• What the court knows: Couple fought over love messages from another man on wife's phone; the two went to Odhiambo's home.
• No evidence on where the children spent the night; no postmortem report on second body, if there was any.
A man accused of killing his two sons after a fight with his wife over an affair has been found not guilty.
The court ruled one of Philip Wandera's sons is alive and the prosecution did not prove its case against him.
Wandera quarrelled with his wife after he found love messages from another man on her phone.
Justice Kiarie Waweru said the prosecution failed to call some material witnesses, it would appear deliberately, even after the court issued summonses.
He said there was no evidence that the prosecution even made an attempt to avail the witnesses.
Waweru said the court was treated to childish antics by the prosecution. When the court declined to allow an adjournment, the prosecution counsel sat down in a huff and purported to leave the case to the court, he said.
“I need not say any more but this is rudeness not expected from a learned counsel," Justice Waweru ruled.
"From the foregoing analysis of the evidence on record, I find that the prosecution has failed to prove its case against the accused in count one as well.
"I acquit him on both counts and set him free unless if otherwise lawfully held.”
Wandera was accused of killing his sons in August 2014 in Muramia village, Busia county.
The prosecution said the accused clashed with his wife after he found love messages on her phone, and killed their two children.
The court said the genesis of the case was the effect of modern technology, where a spouse can cheat on the partner, even where they are living together.
The court heard that Wandera and his wife had travelled home from Nairobi, where they stay. He borrowed his wife’s phone to send some money. When he was deleting the M-Pesa messages of the transactions he had made, he stumbled on some love messages between his wife and another man.
A quarrel broke out and the two went to the house of Agnes Odhiambo, who calmed them down. Wandera, however, refused to go back to his house with his wife.
Justice Waweru said these facts were undisputed by both the defence and the prosecution.
Odhiambo testified that she agreed to let Wandera's wife spend the night at her house and the accused went home alone.
The prosecution alleged that one Dennis, who followed Wandera, was told that the accused would take the couple's children to spend the night at their grandmother’s.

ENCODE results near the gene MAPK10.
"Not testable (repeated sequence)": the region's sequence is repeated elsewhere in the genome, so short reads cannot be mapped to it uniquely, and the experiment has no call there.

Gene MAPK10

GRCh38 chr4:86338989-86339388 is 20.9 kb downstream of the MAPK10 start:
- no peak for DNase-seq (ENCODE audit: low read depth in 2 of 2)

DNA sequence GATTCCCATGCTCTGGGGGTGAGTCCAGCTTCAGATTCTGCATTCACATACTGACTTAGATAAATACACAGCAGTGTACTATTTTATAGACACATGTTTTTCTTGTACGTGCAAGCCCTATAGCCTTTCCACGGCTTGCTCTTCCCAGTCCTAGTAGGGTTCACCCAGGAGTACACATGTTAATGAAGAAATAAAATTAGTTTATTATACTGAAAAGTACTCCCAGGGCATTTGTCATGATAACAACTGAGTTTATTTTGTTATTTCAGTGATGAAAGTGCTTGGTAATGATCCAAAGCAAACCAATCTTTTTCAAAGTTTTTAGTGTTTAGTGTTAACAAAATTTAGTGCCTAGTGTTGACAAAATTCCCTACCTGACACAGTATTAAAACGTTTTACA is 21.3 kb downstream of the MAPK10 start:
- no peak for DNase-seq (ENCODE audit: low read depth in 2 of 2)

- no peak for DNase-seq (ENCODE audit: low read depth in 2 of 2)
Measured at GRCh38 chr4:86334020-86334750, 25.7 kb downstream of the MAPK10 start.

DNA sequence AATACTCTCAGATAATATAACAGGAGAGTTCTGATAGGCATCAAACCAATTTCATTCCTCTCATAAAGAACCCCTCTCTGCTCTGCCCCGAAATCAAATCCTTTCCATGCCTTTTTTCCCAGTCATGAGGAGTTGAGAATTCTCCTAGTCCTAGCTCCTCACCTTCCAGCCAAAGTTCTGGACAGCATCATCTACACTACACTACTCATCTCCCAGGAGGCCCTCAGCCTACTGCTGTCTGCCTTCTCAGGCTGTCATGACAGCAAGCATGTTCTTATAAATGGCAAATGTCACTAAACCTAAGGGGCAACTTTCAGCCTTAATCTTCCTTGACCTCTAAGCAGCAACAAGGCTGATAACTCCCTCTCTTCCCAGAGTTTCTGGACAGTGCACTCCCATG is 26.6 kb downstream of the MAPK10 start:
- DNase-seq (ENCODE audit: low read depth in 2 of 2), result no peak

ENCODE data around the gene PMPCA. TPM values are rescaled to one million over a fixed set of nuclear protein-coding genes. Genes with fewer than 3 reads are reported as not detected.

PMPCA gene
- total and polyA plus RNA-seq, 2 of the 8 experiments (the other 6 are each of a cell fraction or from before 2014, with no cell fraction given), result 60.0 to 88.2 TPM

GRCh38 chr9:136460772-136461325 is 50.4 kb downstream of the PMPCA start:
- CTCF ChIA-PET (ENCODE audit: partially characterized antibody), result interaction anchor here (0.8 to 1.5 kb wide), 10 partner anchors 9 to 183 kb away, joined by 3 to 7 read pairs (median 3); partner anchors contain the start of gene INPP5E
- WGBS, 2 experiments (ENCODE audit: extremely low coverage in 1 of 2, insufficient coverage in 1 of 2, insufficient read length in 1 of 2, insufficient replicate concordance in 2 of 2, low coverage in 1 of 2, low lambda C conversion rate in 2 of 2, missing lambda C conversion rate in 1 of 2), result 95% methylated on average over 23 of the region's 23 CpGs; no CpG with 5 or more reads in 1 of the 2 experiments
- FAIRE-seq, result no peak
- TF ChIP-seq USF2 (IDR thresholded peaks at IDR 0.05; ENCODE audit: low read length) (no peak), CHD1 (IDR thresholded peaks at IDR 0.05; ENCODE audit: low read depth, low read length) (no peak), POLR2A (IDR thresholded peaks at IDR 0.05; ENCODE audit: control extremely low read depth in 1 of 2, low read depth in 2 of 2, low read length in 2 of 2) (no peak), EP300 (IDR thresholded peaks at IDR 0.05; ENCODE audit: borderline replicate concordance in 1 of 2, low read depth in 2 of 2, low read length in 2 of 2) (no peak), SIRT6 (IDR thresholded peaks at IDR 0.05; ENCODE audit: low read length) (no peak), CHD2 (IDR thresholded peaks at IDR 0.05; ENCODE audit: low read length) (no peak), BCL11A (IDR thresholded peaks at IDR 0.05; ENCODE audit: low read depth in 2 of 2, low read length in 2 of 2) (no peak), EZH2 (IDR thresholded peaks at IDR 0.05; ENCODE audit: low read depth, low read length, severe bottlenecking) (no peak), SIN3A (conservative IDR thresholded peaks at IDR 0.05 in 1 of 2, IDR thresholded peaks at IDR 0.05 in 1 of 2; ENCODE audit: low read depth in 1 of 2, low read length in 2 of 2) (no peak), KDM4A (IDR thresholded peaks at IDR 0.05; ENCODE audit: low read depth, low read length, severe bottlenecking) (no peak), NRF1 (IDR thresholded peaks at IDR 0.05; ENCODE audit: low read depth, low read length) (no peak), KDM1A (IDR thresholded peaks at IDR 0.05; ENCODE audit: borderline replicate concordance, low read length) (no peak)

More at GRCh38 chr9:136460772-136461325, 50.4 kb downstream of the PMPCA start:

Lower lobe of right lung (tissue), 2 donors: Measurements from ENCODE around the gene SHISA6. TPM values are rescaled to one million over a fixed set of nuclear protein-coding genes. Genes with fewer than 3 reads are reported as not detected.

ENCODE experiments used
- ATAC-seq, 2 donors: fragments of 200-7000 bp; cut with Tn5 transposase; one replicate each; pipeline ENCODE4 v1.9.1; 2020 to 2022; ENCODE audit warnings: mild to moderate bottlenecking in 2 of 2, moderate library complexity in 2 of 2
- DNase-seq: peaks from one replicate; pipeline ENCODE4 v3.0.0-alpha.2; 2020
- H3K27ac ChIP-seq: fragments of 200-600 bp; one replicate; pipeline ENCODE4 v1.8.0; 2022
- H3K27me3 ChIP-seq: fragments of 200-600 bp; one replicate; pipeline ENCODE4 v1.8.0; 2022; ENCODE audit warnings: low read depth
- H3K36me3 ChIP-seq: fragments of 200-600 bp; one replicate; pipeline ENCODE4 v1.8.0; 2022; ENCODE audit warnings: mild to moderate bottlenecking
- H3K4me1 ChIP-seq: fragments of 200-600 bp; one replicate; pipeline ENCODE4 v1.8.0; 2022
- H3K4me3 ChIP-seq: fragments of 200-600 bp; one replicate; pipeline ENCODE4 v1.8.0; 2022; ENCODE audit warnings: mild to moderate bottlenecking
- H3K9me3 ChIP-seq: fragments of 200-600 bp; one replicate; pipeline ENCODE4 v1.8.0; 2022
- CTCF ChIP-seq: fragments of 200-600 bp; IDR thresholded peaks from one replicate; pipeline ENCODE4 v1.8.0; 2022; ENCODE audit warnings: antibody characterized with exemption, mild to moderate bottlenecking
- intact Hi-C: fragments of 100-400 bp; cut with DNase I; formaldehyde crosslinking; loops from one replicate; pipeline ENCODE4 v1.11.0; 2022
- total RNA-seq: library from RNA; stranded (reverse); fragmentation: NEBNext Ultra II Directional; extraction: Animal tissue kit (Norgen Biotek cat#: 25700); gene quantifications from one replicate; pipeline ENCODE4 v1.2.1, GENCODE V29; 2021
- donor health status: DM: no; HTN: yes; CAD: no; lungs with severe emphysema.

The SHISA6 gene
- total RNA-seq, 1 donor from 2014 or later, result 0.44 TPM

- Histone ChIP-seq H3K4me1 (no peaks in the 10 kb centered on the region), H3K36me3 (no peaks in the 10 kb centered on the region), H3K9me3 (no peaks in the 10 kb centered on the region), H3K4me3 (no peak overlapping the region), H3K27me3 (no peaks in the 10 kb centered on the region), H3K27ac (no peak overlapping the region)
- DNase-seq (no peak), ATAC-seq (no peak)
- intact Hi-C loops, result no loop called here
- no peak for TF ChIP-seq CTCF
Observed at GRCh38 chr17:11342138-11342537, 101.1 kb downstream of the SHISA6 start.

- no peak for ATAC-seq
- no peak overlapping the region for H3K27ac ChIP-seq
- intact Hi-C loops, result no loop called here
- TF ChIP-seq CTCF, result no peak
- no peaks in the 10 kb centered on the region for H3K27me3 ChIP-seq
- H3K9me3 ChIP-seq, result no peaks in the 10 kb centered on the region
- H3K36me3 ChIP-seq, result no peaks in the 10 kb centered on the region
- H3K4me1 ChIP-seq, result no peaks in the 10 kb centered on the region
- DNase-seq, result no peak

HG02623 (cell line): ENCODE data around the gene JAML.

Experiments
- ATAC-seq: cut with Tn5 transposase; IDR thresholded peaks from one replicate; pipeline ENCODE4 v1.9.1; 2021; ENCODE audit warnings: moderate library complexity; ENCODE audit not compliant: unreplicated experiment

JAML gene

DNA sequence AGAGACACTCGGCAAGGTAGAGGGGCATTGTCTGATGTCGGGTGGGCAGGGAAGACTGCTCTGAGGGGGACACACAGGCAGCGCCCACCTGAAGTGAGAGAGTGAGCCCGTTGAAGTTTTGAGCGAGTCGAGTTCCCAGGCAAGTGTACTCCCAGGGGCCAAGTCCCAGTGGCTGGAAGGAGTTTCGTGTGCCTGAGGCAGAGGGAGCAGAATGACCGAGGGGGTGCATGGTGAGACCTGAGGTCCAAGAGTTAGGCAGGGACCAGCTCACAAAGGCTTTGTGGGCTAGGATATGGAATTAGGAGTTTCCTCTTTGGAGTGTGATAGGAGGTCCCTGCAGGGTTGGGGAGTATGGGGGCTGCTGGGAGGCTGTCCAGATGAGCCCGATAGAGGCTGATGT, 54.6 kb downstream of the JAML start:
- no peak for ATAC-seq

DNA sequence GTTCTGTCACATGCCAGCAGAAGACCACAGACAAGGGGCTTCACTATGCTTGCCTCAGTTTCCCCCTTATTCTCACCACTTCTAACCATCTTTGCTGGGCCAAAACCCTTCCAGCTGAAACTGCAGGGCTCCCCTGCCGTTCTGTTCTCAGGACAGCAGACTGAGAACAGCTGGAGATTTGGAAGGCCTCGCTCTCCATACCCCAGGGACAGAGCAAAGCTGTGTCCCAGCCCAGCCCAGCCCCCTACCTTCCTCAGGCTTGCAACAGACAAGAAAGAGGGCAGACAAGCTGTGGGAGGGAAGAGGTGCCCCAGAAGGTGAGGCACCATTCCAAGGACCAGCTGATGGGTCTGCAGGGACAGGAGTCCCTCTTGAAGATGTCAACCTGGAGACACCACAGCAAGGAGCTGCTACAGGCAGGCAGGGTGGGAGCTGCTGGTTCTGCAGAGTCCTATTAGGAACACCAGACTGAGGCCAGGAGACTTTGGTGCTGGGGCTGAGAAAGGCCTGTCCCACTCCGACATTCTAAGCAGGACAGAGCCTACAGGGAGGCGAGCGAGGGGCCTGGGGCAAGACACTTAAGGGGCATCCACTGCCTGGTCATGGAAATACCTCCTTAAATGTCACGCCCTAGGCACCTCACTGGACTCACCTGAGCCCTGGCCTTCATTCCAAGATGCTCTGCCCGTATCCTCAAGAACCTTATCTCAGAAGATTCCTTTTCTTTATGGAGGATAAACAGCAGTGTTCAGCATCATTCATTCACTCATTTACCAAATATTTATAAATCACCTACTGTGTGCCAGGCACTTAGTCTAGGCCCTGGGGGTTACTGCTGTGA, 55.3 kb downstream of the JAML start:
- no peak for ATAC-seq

“This evidence is inadmissible hearsay. Dennis was not called to testify,” Waweru said.
Odhiambo testified that at about 11 pm, Wandera called her on the phone and told her that he had completed his mission with the children and the one left was his. He told her they would find his trousers, wallet and two phones along Suo River.
Justice Waweru said the inference to be drawn from this evidence was that Wandera had killed his children and was about to commit suicide.
Wandera conceded that there was a disagreement with his wife over the love messages. He said the wife went away with the children and denied killing them.
Wandera said after he fought with his wife, he went and told Odhiambo what had happened. His wife left with the children, he said.
The judge observed that there was no independent evidence to show where the children spent that night.
From Odhiambo's evidence, we are aware that one of the accused’s son is alive, Justice Waweru ruled. In any case, no postmortem report in his respect was produced, he said.
The judge said the question that crosses one’s mind is what prompted the investigating officer and the Office of the Director of Public Prosecutions to charge the accused with an offence of murder in respect of a person who was alive.
“Odhiambo testified that one son was taken home the following day by a neighbour. If this is not a case of malicious prosecution then this is recklessness of the highest order. I accordingly acquit the accused in count two,” Waweru ruled.
The court asked why the investigating officer did not probe Odhiambo's allegations further.
It noted that the onus of proving every allegation which the prosecution intends the court to rely on is on the prosecution.
The court cannot be left to speculate. I would have expected evidence from the service provider of the network allegedly used by the accused to call Odhiambo. This was however not forthcoming from the prosecution, Waweru ruled.
Dr Dickson Muchana testified that Norbert Okoth died of asphyxia secondary to drowning. Apart from the cause of the death, there was no evidence that connected the accused to the offence other than what the prosecution expected the court to speculate, Justice Waweru ruled.
Edited by Josephine M. Mayuya